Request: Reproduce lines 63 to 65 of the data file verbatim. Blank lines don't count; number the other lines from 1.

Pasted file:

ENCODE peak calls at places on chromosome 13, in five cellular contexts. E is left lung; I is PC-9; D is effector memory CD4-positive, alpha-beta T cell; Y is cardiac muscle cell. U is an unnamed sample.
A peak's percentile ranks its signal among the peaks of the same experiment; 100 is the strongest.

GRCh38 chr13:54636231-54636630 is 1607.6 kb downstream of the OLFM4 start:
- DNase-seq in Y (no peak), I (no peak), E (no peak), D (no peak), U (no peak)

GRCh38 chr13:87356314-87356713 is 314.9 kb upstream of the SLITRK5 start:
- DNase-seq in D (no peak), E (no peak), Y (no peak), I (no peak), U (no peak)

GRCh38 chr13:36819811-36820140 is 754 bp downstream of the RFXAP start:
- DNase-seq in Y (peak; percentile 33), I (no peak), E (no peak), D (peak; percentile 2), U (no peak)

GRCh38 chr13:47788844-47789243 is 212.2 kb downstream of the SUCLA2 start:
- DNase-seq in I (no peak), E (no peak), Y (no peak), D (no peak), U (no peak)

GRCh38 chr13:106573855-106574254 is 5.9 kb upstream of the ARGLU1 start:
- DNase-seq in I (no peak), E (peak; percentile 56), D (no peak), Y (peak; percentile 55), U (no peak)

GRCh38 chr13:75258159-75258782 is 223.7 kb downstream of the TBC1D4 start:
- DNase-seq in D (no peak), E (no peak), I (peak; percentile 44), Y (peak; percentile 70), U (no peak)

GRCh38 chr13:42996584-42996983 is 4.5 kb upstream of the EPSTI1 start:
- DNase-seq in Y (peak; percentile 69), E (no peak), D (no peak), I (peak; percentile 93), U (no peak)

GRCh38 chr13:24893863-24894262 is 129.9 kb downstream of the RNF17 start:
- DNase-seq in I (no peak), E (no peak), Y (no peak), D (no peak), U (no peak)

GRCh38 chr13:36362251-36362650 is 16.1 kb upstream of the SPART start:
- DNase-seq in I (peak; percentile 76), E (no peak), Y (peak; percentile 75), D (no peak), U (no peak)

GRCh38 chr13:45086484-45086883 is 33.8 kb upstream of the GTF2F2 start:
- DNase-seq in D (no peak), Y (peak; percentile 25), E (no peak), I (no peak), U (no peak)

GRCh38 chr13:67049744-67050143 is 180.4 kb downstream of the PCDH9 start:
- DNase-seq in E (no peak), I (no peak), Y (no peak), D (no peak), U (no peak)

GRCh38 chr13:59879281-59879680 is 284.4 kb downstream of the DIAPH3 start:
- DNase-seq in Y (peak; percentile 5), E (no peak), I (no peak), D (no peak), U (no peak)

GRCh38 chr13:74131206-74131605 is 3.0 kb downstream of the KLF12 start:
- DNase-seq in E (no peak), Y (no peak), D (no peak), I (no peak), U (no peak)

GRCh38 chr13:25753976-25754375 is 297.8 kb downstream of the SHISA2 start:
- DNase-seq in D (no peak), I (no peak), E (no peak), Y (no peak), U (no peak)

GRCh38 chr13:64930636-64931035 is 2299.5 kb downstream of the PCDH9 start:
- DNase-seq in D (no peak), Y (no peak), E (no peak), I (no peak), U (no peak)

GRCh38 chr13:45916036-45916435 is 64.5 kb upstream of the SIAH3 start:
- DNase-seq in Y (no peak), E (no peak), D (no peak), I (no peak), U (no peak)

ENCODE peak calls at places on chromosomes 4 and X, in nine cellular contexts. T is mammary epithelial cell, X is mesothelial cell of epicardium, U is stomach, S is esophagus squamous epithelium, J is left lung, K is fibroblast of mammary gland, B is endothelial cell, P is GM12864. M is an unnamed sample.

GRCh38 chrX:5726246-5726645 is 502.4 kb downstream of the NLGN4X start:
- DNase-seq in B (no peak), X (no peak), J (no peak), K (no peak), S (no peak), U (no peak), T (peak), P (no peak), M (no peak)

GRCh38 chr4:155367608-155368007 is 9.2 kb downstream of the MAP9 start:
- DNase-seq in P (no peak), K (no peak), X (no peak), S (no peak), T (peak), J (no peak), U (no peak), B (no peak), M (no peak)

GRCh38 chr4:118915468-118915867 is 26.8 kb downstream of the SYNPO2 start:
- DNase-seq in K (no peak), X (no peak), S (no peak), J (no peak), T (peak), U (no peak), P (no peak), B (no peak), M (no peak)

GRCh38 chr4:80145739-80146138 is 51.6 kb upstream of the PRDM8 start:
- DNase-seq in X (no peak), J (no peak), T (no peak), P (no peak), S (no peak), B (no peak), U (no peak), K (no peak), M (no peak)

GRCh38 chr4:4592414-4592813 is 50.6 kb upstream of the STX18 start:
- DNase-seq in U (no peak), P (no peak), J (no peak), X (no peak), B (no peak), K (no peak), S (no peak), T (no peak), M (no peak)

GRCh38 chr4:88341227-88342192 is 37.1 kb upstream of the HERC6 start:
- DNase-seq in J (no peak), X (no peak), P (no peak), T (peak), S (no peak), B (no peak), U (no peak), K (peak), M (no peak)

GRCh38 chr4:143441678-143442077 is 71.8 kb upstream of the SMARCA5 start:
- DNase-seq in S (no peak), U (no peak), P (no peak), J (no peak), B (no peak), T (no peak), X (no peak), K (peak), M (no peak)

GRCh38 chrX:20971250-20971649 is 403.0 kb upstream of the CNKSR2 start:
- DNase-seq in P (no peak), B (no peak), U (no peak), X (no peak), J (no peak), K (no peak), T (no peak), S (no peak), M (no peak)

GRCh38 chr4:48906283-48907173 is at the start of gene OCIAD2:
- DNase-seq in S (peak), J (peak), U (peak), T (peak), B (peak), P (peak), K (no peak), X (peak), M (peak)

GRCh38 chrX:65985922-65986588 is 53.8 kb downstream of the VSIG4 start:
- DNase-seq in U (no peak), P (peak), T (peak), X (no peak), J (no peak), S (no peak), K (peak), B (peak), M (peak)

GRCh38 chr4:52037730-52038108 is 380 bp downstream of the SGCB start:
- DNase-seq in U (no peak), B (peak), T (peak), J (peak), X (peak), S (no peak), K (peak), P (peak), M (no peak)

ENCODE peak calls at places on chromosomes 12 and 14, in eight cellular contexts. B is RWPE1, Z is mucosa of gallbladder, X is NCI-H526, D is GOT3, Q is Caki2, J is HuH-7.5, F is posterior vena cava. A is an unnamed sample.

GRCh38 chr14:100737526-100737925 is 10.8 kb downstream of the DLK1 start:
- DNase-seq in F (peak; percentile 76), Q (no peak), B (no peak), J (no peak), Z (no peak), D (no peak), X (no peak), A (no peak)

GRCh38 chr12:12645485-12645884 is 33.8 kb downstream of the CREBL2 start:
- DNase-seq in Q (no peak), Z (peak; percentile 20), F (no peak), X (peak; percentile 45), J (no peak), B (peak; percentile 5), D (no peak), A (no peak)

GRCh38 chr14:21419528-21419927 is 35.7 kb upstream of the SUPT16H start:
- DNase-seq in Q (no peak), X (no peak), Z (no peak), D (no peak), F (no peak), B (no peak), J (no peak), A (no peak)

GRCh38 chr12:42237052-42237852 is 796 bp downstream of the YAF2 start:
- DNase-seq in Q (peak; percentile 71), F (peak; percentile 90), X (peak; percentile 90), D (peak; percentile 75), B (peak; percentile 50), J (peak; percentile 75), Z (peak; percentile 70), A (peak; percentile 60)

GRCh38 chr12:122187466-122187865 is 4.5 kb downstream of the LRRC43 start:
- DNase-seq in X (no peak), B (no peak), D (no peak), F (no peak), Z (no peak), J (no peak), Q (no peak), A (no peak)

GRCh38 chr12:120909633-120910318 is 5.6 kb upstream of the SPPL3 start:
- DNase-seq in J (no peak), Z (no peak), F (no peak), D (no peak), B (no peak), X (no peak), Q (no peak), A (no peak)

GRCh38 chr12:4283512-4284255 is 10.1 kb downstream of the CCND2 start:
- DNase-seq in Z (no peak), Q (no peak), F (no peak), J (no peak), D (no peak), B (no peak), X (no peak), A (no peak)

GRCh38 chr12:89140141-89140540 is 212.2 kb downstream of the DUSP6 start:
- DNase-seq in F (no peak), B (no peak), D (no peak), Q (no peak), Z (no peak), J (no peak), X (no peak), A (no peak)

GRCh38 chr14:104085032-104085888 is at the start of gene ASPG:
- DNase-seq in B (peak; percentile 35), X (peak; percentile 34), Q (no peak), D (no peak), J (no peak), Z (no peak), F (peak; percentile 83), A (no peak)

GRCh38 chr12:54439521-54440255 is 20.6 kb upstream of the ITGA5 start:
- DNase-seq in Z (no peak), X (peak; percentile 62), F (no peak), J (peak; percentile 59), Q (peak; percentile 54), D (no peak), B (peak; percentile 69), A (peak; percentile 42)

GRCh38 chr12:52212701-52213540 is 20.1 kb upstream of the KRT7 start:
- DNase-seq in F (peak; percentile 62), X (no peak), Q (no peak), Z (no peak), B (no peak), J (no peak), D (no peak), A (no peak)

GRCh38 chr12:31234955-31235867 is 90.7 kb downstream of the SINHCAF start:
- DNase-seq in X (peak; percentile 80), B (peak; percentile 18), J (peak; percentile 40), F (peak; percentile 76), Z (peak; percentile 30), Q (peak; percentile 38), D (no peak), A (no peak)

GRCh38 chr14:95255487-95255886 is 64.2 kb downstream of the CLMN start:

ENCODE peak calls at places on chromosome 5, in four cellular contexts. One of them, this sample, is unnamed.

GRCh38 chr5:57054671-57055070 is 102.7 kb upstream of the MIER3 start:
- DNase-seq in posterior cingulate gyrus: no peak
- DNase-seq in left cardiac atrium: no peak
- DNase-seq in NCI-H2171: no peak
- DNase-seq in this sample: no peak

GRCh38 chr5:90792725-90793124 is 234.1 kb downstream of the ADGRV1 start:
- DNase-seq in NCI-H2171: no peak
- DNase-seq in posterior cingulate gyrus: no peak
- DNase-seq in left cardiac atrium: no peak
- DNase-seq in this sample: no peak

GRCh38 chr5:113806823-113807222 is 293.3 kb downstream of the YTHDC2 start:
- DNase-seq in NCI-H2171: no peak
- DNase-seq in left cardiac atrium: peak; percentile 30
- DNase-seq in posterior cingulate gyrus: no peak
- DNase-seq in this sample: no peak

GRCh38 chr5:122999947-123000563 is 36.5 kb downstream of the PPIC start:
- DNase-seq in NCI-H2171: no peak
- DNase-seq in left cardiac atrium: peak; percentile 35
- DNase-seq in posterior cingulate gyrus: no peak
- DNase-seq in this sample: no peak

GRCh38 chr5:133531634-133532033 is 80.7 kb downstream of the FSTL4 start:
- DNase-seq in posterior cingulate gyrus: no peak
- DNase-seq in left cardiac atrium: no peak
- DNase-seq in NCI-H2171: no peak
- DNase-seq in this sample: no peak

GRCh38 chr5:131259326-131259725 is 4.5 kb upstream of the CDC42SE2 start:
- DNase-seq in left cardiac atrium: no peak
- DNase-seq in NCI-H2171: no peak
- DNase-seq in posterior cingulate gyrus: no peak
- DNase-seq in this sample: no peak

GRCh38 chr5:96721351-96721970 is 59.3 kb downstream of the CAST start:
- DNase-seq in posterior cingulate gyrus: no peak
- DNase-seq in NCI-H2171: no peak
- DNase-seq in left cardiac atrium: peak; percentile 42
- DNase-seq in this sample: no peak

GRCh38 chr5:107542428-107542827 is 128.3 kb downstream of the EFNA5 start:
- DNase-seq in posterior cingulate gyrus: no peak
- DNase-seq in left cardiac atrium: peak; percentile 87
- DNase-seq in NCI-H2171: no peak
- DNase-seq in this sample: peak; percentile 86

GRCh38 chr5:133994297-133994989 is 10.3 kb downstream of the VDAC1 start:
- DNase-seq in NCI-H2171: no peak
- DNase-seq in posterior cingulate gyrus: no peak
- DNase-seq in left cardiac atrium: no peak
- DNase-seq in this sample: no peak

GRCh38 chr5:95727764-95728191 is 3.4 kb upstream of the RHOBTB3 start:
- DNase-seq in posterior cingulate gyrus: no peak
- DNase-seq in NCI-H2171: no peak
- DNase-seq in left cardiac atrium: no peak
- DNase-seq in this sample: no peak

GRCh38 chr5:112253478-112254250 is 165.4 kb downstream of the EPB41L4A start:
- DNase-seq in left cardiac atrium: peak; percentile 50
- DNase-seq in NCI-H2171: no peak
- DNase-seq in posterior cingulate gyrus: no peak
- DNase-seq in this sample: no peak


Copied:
GRCh38 chr14:21419528-21419927 is 35.7 kb upstream of the SUPT16H start:
- DNase-seq in Q (no peak), X (no peak), Z (no peak), D (no peak), F (no peak), B (no peak), J (no peak), A (no peak)

GRCh38 chr12:42237052-42237852 is 796 bp downstream of the YAF2 start: